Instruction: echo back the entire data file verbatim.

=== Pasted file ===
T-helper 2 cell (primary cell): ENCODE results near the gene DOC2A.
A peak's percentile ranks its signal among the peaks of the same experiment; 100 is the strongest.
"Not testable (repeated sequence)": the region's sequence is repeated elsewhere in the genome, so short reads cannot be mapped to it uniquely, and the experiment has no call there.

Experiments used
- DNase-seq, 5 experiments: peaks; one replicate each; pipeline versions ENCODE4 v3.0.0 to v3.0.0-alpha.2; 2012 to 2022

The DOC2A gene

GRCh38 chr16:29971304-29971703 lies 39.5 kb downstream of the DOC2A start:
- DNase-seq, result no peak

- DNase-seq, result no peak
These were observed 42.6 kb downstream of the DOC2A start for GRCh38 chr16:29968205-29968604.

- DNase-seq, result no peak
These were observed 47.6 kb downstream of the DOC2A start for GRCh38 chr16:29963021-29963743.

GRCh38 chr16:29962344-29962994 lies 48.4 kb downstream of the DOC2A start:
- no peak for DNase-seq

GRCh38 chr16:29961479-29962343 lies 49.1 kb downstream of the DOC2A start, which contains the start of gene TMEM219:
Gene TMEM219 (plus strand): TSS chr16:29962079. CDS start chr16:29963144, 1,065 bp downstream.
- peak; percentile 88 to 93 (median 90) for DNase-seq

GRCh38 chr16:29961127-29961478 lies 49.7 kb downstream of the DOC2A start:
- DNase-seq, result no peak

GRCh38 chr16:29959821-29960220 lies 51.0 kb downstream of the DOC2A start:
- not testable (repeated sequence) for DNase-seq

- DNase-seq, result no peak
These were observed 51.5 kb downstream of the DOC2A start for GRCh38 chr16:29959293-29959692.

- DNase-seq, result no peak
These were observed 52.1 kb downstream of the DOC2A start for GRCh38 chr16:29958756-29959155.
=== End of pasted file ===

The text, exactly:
T-helper 2 cell (primary cell): ENCODE results near the gene DOC2A.
A peak's percentile ranks its signal among the peaks of the same experiment; 100 is the strongest.
"Not testable (repeated sequence)": the region's sequence is repeated elsewhere in the genome, so short reads cannot be mapped to it uniquely, and the experiment has no call there.

Experiments used
- DNase-seq, 5 experiments: peaks; one replicate each; pipeline versions ENCODE4 v3.0.0 to v3.0.0-alpha.2; 2012 to 2022

The DOC2A gene

GRCh38 chr16:29971304-29971703 lies 39.5 kb downstream of the DOC2A start:
- DNase-seq, result no peak

- DNase-seq, result no peak
These were observed 42.6 kb downstream of the DOC2A start for GRCh38 chr16:29968205-29968604.

- DNase-seq, result no peak
These were observed 47.6 kb downstream of the DOC2A start for GRCh38 chr16:29963021-29963743.

GRCh38 chr16:29962344-29962994 lies 48.4 kb downstream of the DOC2A start:
- no peak for DNase-seq

GRCh38 chr16:29961479-29962343 lies 49.1 kb downstream of the DOC2A start, which contains the start of gene TMEM219:
Gene TMEM219 (plus strand): TSS chr16:29962079. CDS start chr16:29963144, 1,065 bp downstream.
- peak; percentile 88 to 93 (median 90) for DNase-seq

GRCh38 chr16:29961127-29961478 lies 49.7 kb downstream of the DOC2A start:
- DNase-seq, result no peak

GRCh38 chr16:29959821-29960220 lies 51.0 kb downstream of the DOC2A start:
- not testable (repeated sequence) for DNase-seq

- DNase-seq, result no peak
These were observed 51.5 kb downstream of the DOC2A start for GRCh38 chr16:29959293-29959692.

- DNase-seq, result no peak
These were observed 52.1 kb downstream of the DOC2A start for GRCh38 chr16:29958756-29959155.